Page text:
We found that the prevalence of possible sarcopenia among the community-dwelling participants over 60 years old in Tianjin totally was 11.11%, 8.33% in males and 12.47% in females. These results were lower than the 31.1% prevalence of possible sarcopenia reported by Wu et al. in Chinese cities . The reason may be that there are greater differences among old adults in cities across the country, however, participants in our study were only the community-dwelling old adults in the municipality directly under the central government, the urban socioeconomic level and the living standard and lifestyle of them may be relatively higher and better, then the prevalence may be lower. Kim et al. reported that the prevalence of possible sarcopenia among the community-dwelling old adults aged 70–84 in South Korea was 24.6% (20.1% in men and 29.2% in women) , which was higher than the results of our study, which may be related to the older participants than ours’. Ageing is an important risk factor of possible sarcopenia, and the prevalence of possible sarcopenia in people over 70 years old is 50.6–78.1% . Our participants were aged 60 to 89 years old, and the inclusion of younger old adults reduced the prevalence of possible sarcopenia. Miura et al. reported that the prevalence of possible sarcopenia in Japanese 65-year-old adults was 2.9% , which is much lower than the results of our study. The reason may be related to younger elderly in their subjects. We found that the age of the people with possible sarcopenia was about 68 years old on average. Although the prevalence of possible sarcopenia in community-dwelling old adults in Tianjin is relatively lower than South Korea, according to the 2020 census data, there were as many as more than 3 million old adults over the age of 60 in Tianjin . The screening of possible sarcopenia therefore needs to be paid more attention to sarcopenia early prevention and its negative healthy outcomes.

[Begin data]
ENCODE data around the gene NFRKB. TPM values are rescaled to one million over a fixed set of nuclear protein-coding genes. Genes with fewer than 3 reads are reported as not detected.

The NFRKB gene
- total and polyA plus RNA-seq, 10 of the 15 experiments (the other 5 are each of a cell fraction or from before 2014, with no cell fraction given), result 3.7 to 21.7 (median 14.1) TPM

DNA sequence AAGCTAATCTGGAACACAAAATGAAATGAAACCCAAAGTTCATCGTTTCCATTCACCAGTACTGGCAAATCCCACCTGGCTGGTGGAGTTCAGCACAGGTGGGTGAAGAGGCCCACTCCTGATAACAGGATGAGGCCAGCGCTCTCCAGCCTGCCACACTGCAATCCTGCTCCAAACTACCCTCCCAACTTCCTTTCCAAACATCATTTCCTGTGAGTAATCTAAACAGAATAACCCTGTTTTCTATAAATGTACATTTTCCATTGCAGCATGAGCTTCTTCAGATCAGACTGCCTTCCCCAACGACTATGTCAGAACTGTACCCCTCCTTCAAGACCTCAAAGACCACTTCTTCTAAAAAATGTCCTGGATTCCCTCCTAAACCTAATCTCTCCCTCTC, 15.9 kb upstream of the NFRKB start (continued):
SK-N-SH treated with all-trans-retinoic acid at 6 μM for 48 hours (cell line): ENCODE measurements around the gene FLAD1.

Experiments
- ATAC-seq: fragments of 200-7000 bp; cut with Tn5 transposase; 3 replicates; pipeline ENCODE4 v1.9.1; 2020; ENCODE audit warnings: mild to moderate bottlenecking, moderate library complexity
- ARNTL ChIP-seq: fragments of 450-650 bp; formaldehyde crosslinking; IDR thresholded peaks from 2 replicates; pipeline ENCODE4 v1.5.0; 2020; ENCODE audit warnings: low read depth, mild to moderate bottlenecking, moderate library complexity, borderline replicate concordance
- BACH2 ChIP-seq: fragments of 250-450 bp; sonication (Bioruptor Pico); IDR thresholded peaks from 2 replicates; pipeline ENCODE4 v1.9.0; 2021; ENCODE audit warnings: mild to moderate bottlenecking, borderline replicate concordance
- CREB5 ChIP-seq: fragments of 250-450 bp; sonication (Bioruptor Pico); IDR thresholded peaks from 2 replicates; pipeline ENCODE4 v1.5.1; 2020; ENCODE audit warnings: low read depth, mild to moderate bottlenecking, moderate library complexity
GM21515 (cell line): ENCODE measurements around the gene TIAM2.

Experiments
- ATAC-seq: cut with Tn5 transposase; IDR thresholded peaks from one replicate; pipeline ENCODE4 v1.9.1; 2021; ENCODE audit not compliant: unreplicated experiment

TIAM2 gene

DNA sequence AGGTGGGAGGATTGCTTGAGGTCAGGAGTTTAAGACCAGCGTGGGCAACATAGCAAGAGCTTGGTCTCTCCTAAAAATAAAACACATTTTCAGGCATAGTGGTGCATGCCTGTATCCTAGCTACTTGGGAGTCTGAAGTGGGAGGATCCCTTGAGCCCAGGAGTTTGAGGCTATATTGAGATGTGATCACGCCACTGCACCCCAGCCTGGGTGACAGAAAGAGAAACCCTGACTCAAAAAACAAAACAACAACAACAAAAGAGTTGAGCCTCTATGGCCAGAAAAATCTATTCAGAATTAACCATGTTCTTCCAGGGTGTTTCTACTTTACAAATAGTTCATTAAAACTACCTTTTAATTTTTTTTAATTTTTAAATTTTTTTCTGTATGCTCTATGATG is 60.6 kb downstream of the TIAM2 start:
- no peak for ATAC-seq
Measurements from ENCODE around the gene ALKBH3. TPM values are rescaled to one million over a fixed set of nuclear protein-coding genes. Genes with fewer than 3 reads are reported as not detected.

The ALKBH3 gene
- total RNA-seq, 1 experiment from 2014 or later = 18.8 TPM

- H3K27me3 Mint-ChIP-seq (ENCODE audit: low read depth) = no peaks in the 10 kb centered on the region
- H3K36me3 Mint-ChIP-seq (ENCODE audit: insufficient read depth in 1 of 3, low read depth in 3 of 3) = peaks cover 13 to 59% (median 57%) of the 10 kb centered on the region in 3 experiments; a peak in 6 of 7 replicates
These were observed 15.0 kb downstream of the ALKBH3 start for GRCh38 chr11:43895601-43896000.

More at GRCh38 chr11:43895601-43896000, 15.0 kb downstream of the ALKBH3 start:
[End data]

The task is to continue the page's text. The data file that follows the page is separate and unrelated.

According to AWGS2019 criteria, we found the prevalence of sarcopenia among the community-dwelling participants was 9.17% for males and 10.84% for females, which was similar to the prevalence of AWGS2019  and Wu’s report. , who had the average age of 72 years old. However, the results of our study were lower than South Korean people over 70 years old whose prevalence of sarcopenia was 22.8%, which may be related to higher age. Wu also found that the risk of sarcopenia increased significantly with ageing. The prevalence of sarcopenia in old adults aged 60–69, 70–79 and 80 years old and above was 11.5%, 27.2% and 52.0%, respectively, and the prevalence of old adults over 70 years old with sarcopenia is even higher than Korea .
Our study shows that ageing is an independent risk factor of possible sarcopenia and sarcopenia, indicating that possible sarcopenia and sarcopenia may occur gradually in physiological characteristics, and neuromuscular function with ageing, followed by degenerative changes in skeletal muscle structure and mass. These results are also consistent with previous studies, human may lose 20%-30% of skeletal muscle mass from 20 to 80 . Muscle strength begins to decline around age 30 and declines rapidly around age 50 . With the increase of age, motor unit remodeling increases, the rate of muscle fiber denervation increases, protein synthesis decreases, and the number of muscle satellite cells required for skeletal muscle growth and repair decreases [21–24], this can lead to a decreased in muscle fiber cross-sectional area. Old adults lose more type II muscle fibers than that of type I muscle fibers, and the loss of maximal muscle strength is obvious. Therefore, AWGS recommends that the old adults should be early screened for possible sarcopenia to prevent its development [5, 25].
We found that low physical activity level was associated to possible sarcopenia and sarcopenia. The grip strength of old adults with possible sarcopenia and sarcopenia both decreased significantly, and the lower the level of physical activity, the lower the grip strength , the more severe the decline in physical function, and the higher the risk of possible sarcopenia and sarcopenia . Low physical activity level leads to impaired muscle cell metabolic function, resulting in loss of muscle mass and strength, while high physical activity level may maintain or improve muscle strength in old adults by promoting protein synthesis, improving low-level chronic inflammatory states, increasing antioxidant capacity, improving the skeletal muscle cell metabolic function, and increasing mitochondrial numbers [28–30]. Therefore, it is suggested that promoting old adults to actively participate in physical activities in the early stage of old age is very significant to prevent the occurrence and development of sarcopenia, reduce disability, and improve their quality of life.